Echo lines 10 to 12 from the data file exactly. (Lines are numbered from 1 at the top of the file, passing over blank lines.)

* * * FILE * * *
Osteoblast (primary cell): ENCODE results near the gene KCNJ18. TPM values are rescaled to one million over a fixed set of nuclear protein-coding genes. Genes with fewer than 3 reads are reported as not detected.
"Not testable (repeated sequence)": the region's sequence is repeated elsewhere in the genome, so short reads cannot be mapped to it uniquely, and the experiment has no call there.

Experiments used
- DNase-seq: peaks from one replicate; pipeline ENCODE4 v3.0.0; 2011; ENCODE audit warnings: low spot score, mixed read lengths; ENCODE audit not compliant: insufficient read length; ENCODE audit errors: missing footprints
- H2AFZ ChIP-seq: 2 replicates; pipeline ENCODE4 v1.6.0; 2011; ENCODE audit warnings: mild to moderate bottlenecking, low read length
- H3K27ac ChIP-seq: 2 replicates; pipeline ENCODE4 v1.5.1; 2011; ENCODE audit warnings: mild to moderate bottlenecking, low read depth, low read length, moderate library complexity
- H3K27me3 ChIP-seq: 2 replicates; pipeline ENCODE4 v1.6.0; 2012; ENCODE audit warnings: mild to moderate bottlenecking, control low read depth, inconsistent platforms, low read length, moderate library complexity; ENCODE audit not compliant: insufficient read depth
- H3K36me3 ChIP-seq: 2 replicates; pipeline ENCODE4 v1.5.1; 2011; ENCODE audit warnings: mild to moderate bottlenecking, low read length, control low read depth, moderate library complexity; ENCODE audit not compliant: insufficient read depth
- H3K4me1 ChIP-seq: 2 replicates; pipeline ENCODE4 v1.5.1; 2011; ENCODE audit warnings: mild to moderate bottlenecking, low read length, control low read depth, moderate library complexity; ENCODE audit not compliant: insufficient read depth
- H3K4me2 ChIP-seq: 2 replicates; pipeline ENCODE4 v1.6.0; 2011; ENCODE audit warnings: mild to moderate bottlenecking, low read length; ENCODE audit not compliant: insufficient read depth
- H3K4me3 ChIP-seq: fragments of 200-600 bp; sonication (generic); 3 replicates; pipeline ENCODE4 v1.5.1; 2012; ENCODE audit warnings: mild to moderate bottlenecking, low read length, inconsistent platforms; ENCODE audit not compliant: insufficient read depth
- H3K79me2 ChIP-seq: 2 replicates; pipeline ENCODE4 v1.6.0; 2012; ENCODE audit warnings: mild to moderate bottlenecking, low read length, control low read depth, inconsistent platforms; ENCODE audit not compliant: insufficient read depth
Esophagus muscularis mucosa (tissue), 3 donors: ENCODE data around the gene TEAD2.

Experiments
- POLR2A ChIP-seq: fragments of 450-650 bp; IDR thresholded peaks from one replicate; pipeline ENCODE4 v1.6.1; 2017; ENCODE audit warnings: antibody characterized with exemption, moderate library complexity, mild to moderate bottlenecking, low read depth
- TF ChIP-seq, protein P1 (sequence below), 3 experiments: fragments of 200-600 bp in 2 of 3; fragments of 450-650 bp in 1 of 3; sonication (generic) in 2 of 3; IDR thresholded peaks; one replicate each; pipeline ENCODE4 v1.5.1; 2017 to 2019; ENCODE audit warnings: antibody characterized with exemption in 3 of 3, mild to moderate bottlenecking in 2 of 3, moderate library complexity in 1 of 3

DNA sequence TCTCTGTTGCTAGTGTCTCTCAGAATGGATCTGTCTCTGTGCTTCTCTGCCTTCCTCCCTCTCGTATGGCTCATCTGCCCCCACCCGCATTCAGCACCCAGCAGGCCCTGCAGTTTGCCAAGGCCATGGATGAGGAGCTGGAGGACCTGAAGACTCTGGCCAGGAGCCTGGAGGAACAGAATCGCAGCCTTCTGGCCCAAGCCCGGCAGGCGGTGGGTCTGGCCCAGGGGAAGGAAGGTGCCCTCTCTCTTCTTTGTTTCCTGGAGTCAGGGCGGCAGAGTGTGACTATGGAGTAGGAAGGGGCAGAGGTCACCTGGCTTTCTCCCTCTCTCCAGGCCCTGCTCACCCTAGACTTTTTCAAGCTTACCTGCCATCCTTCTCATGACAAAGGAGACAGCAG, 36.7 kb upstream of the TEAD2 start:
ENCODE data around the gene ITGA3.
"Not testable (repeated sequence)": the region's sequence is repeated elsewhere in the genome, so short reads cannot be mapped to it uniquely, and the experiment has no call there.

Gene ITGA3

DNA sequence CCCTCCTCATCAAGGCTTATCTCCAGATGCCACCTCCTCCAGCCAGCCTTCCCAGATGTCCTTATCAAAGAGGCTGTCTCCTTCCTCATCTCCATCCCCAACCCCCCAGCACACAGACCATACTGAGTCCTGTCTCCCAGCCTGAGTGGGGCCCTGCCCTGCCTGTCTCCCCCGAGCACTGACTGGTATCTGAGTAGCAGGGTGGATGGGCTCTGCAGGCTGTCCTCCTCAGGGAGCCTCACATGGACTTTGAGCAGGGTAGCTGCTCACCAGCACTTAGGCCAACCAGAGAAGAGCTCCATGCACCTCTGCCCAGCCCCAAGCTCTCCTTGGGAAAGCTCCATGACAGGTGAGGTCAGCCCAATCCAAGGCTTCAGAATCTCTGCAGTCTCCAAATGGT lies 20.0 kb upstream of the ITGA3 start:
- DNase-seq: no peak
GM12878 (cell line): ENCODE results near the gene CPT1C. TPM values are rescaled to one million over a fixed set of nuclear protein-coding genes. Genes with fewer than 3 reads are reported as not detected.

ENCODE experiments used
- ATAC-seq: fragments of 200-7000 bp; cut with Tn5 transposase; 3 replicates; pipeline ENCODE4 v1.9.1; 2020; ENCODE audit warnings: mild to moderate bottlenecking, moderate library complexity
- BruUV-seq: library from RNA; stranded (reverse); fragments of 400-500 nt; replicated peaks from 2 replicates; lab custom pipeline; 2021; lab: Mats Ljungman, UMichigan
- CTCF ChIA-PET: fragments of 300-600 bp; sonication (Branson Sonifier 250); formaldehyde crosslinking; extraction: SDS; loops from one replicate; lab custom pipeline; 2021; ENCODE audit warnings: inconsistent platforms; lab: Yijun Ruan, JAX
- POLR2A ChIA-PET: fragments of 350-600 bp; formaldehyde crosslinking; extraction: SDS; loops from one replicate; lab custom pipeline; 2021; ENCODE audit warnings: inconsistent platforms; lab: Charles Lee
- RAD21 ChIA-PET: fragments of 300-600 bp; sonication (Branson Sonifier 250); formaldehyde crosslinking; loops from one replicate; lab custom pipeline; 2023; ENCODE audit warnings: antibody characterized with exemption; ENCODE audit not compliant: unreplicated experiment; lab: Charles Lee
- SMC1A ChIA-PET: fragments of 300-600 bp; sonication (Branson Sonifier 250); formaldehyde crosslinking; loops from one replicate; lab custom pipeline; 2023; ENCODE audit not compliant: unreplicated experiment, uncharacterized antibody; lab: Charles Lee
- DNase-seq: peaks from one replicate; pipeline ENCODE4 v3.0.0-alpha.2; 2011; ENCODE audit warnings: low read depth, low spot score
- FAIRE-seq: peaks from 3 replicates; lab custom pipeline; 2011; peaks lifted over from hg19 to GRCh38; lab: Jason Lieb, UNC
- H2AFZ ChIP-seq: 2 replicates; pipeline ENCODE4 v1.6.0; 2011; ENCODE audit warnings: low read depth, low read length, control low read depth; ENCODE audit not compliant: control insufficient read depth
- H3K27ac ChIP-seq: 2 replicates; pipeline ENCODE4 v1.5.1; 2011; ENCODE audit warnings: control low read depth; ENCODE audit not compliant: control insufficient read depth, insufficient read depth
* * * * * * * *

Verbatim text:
- H3K4me2 ChIP-seq: 2 replicates; pipeline ENCODE4 v1.6.0; 2011; ENCODE audit warnings: mild to moderate bottlenecking, low read length; ENCODE audit not compliant: insufficient read depth
- H3K4me3 ChIP-seq: fragments of 200-600 bp; sonication (generic); 3 replicates; pipeline ENCODE4 v1.5.1; 2012; ENCODE audit warnings: mild to moderate bottlenecking, low read length, inconsistent platforms; ENCODE audit not compliant: insufficient read depth
- H3K79me2 ChIP-seq: 2 replicates; pipeline ENCODE4 v1.6.0; 2012; ENCODE audit warnings: mild to moderate bottlenecking, low read length, control low read depth, inconsistent platforms; ENCODE audit not compliant: insufficient read depth